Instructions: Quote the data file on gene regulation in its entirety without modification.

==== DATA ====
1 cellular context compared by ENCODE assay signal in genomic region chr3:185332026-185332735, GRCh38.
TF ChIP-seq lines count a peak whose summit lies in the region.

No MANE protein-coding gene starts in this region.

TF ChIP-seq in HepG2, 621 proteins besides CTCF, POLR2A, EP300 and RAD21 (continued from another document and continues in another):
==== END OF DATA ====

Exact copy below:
1 cellular context compared by ENCODE assay signal in genomic region chr3:185332026-185332735, GRCh38.
TF ChIP-seq lines count a peak whose summit lies in the region.

No MANE protein-coding gene starts in this region.

TF ChIP-seq in HepG2, 621 proteins besides CTCF, POLR2A, EP300 and RAD21 (continued from another document and continues in another):